Financial equality, the ignored human right: how e-currencies can level the playing field

Zeina Abu-Meita, Nicholas Inglis

Research output: Contribution to journalArticleResearchpeer-review

Abstract

Digitisation of currency is inevitable as less people are using cash, and
reliance on plastic, apps and online services is increasing.
Anonymity/privacy, equal access to financial services, and monetary
sovereignty are but a few issues that arise from digitisation. Since most efinancial services are provided through corporate means,
anonymity/privacy have been eroded and also excluded for those who are
not target clients, therefore creating a gap in financial equality.
Governments could attempt to limit the growing financial inequality by
granting their citizens, through the law, universal access to financial
services as a basic human right. Human rights, via the law, would
then drive the direction of the technology, rather than commercial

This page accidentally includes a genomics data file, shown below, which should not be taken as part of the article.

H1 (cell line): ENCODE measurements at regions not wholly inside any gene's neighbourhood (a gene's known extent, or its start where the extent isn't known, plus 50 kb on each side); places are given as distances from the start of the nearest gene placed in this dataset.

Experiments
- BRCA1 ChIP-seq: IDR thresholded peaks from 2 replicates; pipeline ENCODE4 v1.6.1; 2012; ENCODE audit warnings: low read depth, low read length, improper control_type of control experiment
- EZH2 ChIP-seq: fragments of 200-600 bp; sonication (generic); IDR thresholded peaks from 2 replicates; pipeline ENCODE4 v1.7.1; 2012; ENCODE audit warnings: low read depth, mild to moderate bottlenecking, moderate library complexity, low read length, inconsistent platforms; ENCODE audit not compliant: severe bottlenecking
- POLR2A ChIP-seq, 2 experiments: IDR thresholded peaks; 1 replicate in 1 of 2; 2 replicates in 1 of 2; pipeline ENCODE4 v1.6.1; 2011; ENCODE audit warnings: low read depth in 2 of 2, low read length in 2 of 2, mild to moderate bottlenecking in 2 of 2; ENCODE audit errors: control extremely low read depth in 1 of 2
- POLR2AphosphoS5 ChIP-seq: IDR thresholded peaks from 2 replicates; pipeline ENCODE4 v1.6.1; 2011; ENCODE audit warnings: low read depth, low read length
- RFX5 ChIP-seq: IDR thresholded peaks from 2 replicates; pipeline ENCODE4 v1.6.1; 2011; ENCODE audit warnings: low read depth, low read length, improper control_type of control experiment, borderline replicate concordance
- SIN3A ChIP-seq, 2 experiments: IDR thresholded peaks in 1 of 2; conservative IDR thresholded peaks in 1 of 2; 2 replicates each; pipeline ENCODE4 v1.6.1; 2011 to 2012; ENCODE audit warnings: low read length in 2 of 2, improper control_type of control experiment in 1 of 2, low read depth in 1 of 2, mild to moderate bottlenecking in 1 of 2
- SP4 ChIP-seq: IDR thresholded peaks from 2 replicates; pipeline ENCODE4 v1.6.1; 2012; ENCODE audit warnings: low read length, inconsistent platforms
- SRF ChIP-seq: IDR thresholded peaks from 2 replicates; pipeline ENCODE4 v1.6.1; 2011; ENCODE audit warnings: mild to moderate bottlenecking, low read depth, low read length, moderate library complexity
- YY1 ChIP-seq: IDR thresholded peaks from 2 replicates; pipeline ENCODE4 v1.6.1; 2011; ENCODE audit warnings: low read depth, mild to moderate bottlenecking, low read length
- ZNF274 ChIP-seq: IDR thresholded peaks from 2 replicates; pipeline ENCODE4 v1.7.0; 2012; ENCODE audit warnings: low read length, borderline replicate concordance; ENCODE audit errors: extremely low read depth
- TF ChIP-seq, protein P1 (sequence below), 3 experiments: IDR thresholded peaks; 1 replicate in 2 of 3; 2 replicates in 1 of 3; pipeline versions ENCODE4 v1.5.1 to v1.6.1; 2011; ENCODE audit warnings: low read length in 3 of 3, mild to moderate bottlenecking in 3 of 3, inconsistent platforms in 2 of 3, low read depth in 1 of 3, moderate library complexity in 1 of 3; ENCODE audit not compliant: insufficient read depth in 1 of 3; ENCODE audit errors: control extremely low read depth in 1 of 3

interests
Original languageEnglish
Pages (from-to)105-142
Number of pages38
JournalGriffith Journal of Law & Human Dignity
Volume7
Issue number1
Publication statusPublished - May 2019

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anonymity
currency
privacy
equality
human rights
online service
Law
financial service
citizen

Cite this

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Financial equality, the ignored human right: how e-currencies can level the playing field. / Abu-Meita, Zeina; Inglis, Nicholas.

In: Griffith Journal of Law & Human Dignity, Vol. 7, No. 1, 05.2019, p. 105-142.

Research output: Contribution to journalArticleResearchpeer-review

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